Sruli – 3-2-1 is really more for pork. It can be used for beef ribs as well, but we do more Texas based BBQ. 3-2-1 refers to 3 hours cooking, 2 hours wrapped in foil, and 1 hour where you sauce and you finish it. If I am competing, I would do a form of that, kind of like my own version, like when I’m in Dallas or Kansas City. We wrap our brisket midway through the cook. But we don’t use traditional foil, we use a butcher paper, so this way it doesn’t turn into more like a pot roast. You still have that texture, that bark that you still want to keep. We work so hard to get that bark we want to keep that.
KM – What temp do you smoke at?
Sruli – Many people say 225. But for us it’s more what the fire wants to do. If the fire wants to burn a little hotter that’s okay. It’s about maintaining your fire more than anything. If I had to say a range it would be between 200 and 275.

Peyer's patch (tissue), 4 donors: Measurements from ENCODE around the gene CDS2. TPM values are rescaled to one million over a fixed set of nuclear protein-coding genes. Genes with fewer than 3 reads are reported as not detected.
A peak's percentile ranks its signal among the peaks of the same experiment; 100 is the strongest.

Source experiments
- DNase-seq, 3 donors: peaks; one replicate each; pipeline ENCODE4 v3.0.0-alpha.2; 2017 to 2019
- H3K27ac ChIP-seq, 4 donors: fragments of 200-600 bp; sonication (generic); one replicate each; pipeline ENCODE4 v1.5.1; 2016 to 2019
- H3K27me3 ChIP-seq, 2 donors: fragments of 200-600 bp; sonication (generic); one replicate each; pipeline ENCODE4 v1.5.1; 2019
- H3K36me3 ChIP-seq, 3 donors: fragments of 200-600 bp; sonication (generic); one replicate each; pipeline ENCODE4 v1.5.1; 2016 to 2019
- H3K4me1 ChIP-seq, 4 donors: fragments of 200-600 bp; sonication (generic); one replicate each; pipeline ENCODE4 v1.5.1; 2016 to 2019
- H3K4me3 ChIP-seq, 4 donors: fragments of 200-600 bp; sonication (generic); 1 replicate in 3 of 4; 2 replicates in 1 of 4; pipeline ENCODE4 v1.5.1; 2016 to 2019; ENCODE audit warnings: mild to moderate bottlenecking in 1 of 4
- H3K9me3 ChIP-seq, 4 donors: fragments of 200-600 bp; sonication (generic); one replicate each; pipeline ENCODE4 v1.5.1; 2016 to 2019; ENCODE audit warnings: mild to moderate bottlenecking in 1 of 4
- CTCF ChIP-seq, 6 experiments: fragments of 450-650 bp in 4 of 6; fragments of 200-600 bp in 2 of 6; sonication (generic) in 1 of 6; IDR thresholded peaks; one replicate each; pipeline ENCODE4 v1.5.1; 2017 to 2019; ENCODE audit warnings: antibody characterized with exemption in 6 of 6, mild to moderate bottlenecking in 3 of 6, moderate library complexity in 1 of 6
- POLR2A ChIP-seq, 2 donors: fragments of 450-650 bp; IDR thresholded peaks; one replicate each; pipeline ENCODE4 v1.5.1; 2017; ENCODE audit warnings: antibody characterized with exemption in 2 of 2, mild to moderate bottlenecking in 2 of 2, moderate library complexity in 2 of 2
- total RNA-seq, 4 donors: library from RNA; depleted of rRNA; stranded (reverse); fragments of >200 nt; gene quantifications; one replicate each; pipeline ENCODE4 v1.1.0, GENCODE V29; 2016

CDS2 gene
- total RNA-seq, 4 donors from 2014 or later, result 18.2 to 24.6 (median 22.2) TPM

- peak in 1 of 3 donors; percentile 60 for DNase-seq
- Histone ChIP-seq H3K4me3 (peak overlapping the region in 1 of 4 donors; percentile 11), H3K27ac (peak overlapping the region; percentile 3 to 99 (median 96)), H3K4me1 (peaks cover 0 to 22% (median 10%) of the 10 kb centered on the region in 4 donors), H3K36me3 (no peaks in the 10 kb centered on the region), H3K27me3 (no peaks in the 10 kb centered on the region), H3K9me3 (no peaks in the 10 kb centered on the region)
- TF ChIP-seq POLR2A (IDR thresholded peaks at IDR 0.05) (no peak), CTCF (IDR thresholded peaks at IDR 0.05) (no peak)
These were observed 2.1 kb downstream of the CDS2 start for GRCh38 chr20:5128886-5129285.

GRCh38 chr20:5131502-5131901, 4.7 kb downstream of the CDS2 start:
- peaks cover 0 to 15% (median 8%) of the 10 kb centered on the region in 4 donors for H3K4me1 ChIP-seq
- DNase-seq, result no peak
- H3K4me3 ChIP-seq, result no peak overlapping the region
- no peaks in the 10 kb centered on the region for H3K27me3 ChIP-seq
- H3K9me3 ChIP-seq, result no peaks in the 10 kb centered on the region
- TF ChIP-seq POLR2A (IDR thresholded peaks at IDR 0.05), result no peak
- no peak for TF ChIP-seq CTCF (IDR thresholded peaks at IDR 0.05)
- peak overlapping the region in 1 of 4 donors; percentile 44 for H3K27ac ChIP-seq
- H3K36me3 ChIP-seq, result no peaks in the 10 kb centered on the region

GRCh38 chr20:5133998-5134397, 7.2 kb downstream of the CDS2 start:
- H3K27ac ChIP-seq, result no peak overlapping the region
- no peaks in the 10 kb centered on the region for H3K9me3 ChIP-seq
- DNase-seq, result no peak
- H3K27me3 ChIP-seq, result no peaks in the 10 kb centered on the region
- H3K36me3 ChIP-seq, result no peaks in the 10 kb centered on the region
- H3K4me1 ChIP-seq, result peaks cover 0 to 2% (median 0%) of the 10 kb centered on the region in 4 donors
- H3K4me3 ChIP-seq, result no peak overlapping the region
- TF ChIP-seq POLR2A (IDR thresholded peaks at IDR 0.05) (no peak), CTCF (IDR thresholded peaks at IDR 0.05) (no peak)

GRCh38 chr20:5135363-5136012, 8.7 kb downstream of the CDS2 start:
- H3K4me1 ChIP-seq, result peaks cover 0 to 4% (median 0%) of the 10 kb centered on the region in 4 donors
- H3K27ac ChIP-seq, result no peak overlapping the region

KM – Does your brisket come out consistently with the fire burning hotter or lower?
Sruli – What makes BBQ places great in general is getting consistent results. One of the hardest parts of smoking is maintaining consistency. Anyone can put out 1 good brisket. But if you can put out 20 30 briskets a day making sure each one is good, you have a good thing going. It is a science, but at the same time it isn’t exact. It’s not like you can put it in the oven at 250 for this long etc. We are cooking with a real fire, there are hot spots, keep in mind back to front. Also, cows are the same either. The briskets themselves cook differently. It’s the job of the pit boss to manage that. Maintain the fire and watch each piece of meat.